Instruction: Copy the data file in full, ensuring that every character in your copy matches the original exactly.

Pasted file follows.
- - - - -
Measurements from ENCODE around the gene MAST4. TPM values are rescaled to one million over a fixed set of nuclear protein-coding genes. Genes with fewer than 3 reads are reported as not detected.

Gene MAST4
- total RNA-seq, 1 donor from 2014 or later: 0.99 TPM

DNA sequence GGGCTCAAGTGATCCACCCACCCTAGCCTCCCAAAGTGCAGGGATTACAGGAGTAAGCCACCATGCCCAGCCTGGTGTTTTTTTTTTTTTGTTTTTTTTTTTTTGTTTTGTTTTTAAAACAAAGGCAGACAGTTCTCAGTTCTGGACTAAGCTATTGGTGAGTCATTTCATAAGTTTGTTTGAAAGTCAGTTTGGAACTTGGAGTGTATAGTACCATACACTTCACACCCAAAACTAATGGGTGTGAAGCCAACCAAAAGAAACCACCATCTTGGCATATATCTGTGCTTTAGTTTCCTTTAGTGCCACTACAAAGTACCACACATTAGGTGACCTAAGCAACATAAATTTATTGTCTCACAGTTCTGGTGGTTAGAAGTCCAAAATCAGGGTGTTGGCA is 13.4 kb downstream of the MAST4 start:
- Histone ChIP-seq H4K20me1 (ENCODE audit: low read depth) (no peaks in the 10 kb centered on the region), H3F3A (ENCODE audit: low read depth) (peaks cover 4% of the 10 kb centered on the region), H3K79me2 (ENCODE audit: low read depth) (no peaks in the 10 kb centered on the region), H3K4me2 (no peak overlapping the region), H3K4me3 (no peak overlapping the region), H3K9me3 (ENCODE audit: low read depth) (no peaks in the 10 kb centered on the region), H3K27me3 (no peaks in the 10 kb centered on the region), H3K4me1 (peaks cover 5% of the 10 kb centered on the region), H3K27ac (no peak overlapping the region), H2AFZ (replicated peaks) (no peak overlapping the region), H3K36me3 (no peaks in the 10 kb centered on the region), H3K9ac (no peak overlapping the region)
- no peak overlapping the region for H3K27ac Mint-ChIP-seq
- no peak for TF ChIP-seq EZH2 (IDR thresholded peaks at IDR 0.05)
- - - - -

Measurements from ENCODE around the gene MAST4. TPM values are rescaled to one million over a fixed set of nuclear protein-coding genes. Genes with fewer than 3 reads are reported as not detected.

Gene MAST4
- total RNA-seq, 1 donor from 2014 or later: 0.99 TPM

DNA sequence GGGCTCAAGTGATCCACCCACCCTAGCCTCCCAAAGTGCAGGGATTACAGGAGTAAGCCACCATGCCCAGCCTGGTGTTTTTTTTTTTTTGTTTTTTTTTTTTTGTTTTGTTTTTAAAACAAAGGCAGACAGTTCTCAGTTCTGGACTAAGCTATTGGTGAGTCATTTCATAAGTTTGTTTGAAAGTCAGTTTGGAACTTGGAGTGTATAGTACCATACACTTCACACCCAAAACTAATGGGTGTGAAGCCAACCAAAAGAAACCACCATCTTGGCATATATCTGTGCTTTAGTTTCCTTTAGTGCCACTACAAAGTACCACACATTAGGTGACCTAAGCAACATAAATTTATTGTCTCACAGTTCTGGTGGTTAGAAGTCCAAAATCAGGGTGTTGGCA is 13.4 kb downstream of the MAST4 start:
- Histone ChIP-seq H4K20me1 (ENCODE audit: low read depth) (no peaks in the 10 kb centered on the region), H3F3A (ENCODE audit: low read depth) (peaks cover 4% of the 10 kb centered on the region), H3K79me2 (ENCODE audit: low read depth) (no peaks in the 10 kb centered on the region), H3K4me2 (no peak overlapping the region), H3K4me3 (no peak overlapping the region), H3K9me3 (ENCODE audit: low read depth) (no peaks in the 10 kb centered on the region), H3K27me3 (no peaks in the 10 kb centered on the region), H3K4me1 (peaks cover 5% of the 10 kb centered on the region), H3K27ac (no peak overlapping the region), H2AFZ (replicated peaks) (no peak overlapping the region), H3K36me3 (no peaks in the 10 kb centered on the region), H3K9ac (no peak overlapping the region)
- no peak overlapping the region for H3K27ac Mint-ChIP-seq
- no peak for TF ChIP-seq EZH2 (IDR thresholded peaks at IDR 0.05)